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Wealth Marketing Analytics – Switch Likes And Shares For Quality Data

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Even when wealth management could rely on in-person events, we still had analytics: marketing departments could count event attendees or business cards dropped into a bowl. This was the golden age of the brochure: it seemed as if some heads of marketing didn’t mind if the copy was dry, vague or rife with clichés. It just needed to look good!

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But once everything moved online, suddenly there was more to measure. Prospective clients first impressions are through your website, so web traffic matters. Clients also read and engage on social media, so social metrics matter. It’s not nearly enough for content to be interesting to the analyst writing it. Marketers now need to do more than just measuring their content’s performance; they must figure out how to leverage such information into improving business outcomes.

Easier said than done!

First of all, the C-suite doesn’t care about Likes and Shares. For wealth management CMOs, tracking the impact of social metrics against their business objectives remains elusive. It doesn’t help that mounting evidence suggests that over 60 percent of clicks and views data are inflated or fake.

Second, there’s the explosion of marketing-tech solutions competing to provide useful analytics. Wealth management firms are right to ask – how many of these providers can genuinely help win more business?

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The democratization in financial technology is wildly uneven. Financial consumer apps are roaring, while client-relationship technology has lagged behind. For ten years I’ve been saying it: when it comes to social media, More Is NOT Always Better!

How should a wealth manager measure the success of their social media efforts? Or a lawyer? Or this author for that matter? Past experience as a wealth management influencer has led to the conclusion that less is more when the quality is apparent.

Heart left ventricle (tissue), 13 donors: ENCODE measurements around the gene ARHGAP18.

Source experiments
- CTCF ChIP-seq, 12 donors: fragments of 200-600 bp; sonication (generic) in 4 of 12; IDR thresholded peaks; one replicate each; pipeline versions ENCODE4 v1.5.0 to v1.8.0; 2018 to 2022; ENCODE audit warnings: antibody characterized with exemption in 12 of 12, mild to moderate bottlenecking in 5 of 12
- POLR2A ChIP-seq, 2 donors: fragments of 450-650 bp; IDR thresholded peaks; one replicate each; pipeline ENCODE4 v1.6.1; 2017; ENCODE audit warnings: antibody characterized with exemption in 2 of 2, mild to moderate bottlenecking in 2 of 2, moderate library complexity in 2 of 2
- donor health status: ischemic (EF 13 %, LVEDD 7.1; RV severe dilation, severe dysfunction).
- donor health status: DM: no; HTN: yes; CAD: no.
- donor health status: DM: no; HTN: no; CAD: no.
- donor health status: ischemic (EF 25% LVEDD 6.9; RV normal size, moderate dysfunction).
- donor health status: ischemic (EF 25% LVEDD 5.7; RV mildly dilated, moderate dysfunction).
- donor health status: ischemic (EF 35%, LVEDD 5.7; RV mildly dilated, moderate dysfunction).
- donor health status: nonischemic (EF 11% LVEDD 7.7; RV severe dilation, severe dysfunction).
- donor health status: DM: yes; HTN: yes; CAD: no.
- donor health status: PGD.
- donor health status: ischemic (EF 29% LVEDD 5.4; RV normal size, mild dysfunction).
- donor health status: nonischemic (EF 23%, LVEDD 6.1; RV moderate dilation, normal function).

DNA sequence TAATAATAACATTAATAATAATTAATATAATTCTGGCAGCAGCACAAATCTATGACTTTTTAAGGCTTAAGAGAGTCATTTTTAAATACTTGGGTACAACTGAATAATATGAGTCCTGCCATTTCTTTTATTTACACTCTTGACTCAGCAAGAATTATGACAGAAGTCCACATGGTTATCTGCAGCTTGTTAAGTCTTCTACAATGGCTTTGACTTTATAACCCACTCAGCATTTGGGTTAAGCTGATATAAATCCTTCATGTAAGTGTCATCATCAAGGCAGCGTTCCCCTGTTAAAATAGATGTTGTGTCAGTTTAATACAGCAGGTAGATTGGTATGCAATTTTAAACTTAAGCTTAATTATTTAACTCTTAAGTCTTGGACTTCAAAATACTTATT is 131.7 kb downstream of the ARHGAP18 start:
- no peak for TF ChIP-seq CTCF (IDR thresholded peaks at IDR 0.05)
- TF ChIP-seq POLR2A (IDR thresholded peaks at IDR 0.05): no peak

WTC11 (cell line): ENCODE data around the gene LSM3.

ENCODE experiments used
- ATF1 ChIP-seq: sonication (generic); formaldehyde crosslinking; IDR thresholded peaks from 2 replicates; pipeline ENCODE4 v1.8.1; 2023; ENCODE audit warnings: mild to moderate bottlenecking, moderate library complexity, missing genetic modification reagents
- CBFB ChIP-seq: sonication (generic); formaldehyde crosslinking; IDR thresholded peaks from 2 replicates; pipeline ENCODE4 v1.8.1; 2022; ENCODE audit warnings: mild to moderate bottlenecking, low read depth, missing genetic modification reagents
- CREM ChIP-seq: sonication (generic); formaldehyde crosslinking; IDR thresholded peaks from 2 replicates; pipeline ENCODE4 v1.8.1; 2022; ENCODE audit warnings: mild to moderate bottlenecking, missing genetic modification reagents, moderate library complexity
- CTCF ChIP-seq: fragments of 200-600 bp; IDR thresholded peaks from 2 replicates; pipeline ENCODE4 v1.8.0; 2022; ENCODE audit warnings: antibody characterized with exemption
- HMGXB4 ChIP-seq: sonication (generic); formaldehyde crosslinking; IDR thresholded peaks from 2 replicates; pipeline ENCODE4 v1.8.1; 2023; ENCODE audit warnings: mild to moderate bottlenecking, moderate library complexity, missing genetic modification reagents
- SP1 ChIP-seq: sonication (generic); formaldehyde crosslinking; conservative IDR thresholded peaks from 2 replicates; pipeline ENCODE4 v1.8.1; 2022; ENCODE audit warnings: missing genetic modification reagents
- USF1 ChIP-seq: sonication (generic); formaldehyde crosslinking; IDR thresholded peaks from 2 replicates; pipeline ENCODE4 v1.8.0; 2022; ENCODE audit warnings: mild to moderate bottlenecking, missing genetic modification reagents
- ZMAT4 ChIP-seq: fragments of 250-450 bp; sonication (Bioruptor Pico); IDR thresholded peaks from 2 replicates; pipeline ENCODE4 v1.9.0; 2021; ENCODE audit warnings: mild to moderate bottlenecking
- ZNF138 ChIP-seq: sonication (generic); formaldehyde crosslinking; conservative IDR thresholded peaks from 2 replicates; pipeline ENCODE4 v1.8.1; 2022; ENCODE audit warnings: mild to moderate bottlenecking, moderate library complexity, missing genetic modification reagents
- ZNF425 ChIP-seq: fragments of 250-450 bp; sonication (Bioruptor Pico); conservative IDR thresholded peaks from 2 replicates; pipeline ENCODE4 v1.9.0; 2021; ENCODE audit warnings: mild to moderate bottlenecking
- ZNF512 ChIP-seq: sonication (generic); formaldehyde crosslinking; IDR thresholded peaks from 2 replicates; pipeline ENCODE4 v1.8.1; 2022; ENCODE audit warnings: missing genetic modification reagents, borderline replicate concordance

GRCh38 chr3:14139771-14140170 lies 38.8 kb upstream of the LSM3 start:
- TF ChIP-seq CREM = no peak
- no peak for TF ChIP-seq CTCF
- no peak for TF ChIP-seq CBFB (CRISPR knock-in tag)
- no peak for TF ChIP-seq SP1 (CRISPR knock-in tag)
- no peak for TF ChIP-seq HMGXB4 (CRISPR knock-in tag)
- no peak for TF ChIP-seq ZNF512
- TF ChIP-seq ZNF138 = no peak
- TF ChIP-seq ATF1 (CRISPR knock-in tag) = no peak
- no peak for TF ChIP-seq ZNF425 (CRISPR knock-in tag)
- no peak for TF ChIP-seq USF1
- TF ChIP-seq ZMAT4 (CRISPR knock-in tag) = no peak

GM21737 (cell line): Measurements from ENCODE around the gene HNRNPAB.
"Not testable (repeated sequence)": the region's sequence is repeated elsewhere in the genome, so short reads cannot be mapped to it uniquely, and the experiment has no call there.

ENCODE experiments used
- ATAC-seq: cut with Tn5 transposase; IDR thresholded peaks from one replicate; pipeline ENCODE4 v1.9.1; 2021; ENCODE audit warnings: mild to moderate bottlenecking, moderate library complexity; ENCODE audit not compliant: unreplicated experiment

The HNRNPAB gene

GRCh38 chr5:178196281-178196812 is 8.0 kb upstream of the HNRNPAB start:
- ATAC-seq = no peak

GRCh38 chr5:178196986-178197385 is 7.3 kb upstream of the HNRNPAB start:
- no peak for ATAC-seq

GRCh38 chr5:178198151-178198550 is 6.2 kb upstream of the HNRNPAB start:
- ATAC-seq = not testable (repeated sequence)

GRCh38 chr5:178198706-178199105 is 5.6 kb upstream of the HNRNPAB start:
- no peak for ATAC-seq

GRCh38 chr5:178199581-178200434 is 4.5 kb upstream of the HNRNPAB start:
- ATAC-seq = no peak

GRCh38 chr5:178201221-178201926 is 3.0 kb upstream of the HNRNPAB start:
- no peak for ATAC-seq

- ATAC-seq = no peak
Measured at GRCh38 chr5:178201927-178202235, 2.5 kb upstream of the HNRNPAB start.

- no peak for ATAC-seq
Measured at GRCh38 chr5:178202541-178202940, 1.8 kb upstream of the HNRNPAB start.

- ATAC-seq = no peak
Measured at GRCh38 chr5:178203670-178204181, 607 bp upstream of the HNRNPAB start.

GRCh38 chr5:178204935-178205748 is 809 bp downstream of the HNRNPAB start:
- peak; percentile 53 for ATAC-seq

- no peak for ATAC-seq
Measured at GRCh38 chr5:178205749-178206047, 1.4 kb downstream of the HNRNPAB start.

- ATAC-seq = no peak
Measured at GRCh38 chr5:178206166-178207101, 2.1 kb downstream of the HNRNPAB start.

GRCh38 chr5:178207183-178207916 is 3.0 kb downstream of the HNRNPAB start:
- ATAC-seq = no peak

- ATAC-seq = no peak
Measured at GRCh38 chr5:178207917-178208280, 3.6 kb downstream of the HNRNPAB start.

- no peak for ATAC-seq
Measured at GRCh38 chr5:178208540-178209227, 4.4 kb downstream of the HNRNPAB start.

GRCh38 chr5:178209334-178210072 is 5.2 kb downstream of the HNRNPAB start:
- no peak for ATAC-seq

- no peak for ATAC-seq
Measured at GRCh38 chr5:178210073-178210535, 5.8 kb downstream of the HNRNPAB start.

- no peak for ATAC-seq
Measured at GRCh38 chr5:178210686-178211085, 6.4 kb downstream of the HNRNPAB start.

That’s why it’s encouraging to see that in 2021, marketers are finally embracing new ideas about measuring the relevance of their communications.

What do others say? “Online buzz doesn’t show up on your balance sheet. Clients and relationships do,” says Vered Zimmerman, founder of FinText, a firm which benchmarks financial content. “The real test of quality content is whether it speaks to clients in a style they like and about topics they care about.”

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For example, to help marketers sharpen their content, FinText offers Gist! – a free webapp that automatically summarizes any article. It joins other free online tools increasingly used by financial content teams to improve content, like Grammarly, which helps spot drab writing, or the Hemingway app, which offers tweaks for a more human tone-of-voice.

Beyond technology, thirteen years of conversations with clients as a wealth management influencer have made apparent three main strategies for better understanding of analytics:

1. Test and learn

There’s a price for standing still. New technology can be hard to learn, tough to implement, and expensive to purchase. The return on inertia — the price of doing nothing — is what ends up costing you the most.

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Instead of going big on digital transformation, start small! Test ideas on small-scale experiments: try a webinar platform for a limited series of events to test the waters; try out new digital formats and gauge the response; agree on a social advocacy campaign and bring in compliance early on to plan the experiment.

When something works well and generates quality positive feedback from clients – you know it’s time to think about scaling up. But it’s important to start somewhere!

2. Hunt for data

Financial advisors love talking about themselves, so it’s hardly surprising that they mostly care about their own metrics. By focusing so hard on how their content is performing, they neglect to see the bigger picture.

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Analytics on widespread digital trends are useful, even when they don’t strictly apply to financial services. After all, people are people. Emotions and habits cut across domains. The Pew Center is an excellent source on US Internet usage, and their regular surveys on Internet habits are particularly insightful.

3. Don’t forget brand

Investment industry CEOs tend to rise up from sales or product, not necessarily from marketing. After years of looking at charts and figures, it’s what they expect to see from their C-Suite. This is easy enough when talking about AUM or leads. For marketing however, there’s the eternal tension between short-term, data-rich campaigns and long-term brand-building activities.

Wealth management is finding out just how costly it is to neglect brand. While most traditional wealth managers remain practically indistinguishable, it’s taken robo-adviser Nutmeg less than a decade to attract over 140,000 customers. Little wonder JP Morgan Chase just forked over £700,000 to buy them out!

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Now those are the kind of analytics you want!